“What can they say? They stayed in Baytown while I joined the military and fought for my country. They wouldn’t dare let the gay guy shame them.”
I paused for a moment before I asked my next question.
“Danny, exactly how religious is your mum?” I had been trying to avoid the question, as the mention of it seemed to quietly rile Danny on occasion. He had told me that she had become more involved with the church as she had gotten older, but often tensed up at the subject, leading me not to ask questions about it. But I thought I needed to know now, to gauge how to adapt any attempt at humor around her.
Danny sighed and looked out over the freeway in front of him. In every direction I looked on this journey, all I could see was flat land with an occasional tree or farmhouse in the distance. It was a stretch of road that I could imagine would force solitary drivers to examine their lives or solve world problems, as there was little, if anything, to catch their attention. Danny tilted his head as though he was trying to figure out the best way to answer, which unnerved me a little.
“I love my mom. She really is a remarkable woman. But you have to understand, Greg, she’s not quite the same woman she was when I was growing up. Don’t get me wrong; she’s still as loving, kind, and generous now as she’s always been. But back then she was so funny, so full of life, and I have nothing but good memories of all the fun we had as a family. She’s the church secretary now, but then, she was a travel agent and told me all about the different cities around the world, even though she hadn’t visited many of them and had only left Texas a handful of times in her life. Truth be told, that was one of the reasons why I joined the Navy, so I could visit all the places she had described to me. She and Dad have always been my biggest supporters.” He paused, and, for a moment, a look of frustration crept over his face. “Nowadays her life revolves around the church.”
“So she’s a newly ‘born again’ Christian?”
“Well, no, not exactly. She has always identified herself as a Christian, but when I was growing up it was more about leading a decent life and going to church on Sunday. Other than that she was a typical mom who loved life and her family.”
Danny chewed on his lip. “I couldn’t believe the change I saw in her from when I left to join the Navy to when I got back. She just seemed to morph into this stereotypical Southern Baptist woman whose church dominated her life. I know we kids were her world, but we grew up and left home, and I think she suffered empty nest syndrome. I really thought she would be the type of woman who would go out and embrace middle age freedom by joining bowling teams or taking up country line dancing with Dad. I could just see them drinking beer and two-stepping their way into retirement, but it just hasn’t happened that way.”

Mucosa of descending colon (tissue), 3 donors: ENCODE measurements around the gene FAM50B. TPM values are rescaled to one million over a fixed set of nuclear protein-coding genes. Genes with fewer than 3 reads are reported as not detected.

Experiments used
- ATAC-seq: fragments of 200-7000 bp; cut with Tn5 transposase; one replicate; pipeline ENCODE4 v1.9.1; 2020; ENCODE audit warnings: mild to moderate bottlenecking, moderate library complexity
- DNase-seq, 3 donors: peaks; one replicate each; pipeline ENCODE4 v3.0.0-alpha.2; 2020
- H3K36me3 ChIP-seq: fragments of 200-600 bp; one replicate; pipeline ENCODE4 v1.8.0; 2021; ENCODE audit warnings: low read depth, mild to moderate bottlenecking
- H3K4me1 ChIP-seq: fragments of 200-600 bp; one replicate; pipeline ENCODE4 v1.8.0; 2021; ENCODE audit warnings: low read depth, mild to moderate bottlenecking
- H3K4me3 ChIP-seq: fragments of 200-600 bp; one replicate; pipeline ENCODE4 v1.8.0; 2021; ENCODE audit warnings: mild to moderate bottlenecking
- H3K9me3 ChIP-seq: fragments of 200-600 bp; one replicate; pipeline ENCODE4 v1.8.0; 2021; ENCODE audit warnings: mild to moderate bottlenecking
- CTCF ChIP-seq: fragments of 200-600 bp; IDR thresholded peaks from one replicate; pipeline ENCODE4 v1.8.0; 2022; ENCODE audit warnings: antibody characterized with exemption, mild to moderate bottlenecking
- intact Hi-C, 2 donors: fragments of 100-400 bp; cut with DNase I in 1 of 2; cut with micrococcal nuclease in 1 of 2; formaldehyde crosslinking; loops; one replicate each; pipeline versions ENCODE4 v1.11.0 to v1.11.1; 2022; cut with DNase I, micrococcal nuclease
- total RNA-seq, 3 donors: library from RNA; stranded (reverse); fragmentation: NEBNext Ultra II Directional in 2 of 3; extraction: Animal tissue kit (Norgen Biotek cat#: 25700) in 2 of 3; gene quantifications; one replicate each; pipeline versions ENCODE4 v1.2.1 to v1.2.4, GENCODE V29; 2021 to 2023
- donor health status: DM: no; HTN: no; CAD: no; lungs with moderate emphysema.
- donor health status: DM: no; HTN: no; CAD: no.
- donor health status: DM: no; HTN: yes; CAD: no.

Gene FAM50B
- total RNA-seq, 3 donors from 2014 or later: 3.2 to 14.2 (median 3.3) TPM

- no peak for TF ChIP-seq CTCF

“How does she marry up the gay thing with the church thing?”
“Well, I came out to her years before she became so religious, so by then it was too late. When I told her I was gay, she and Dad couldn’t have taken it any better. I had the same sort of reaction that you had with your parents.”
“What, they put you in a frock, took you down Brighton seafront, and threw rocks at you?”
Danny laughed. “You know what I mean. They asked if I was happy, and that was it. No drama, no upset, no wailing over grandchildren they would never have. Hell, Mom would ask me in the shopping mall ‘Do you like that boy?’ and point until I had to pin her wrists down to her hips while she screamed with laughter.”
“Hopefully she will point at me.”
Danny winked. “You’ll be fine, baby. I promise. Both Mom and Dad are, like we Southerners like to say, ‘good people’.”
It was ten o’clock and dark by the time we reached Baytown. The rain began pouring just as we passed the city limits. By the time we arrived in his old neighborhood, the rain and wind had turned into an almighty storm that made Duke shake and bark at the thunder and lightning. We pulled onto the street where Danny grew up. There was no chance of getting an idea of the area where he rode his bike as a child or where he learned to drive as a teenager, as the entire neighborhood was pitch black.
“The storm must have knocked out the electricity,” Danny said as he tried to wrestle a now terrified Duke into a collar and leash. “Duke, come on! You’ve been here months and you’re still terrified of the rain.”
“Will they mind that it’s so late?” I asked, thinking the last thing they wanted was an introduction to their son’s new man by torchlight.
“They’ll be fine!”
“And you’re sure they’ll like the hamper?”
“A gift basket from Harrods? What do you think?”
The three of us ran through the rain from the driveway to the front porch of the house, each of us getting instantly drenched in the downpour.
“They’re gonna love ya. I promise.” He winked at me again before knocking on the door.
As I stood there, half-soaked, I couldn’t help wondering how in the world I had gone from my carefree life in England to the front porch of a modest house in Southeast Texas in such a short time.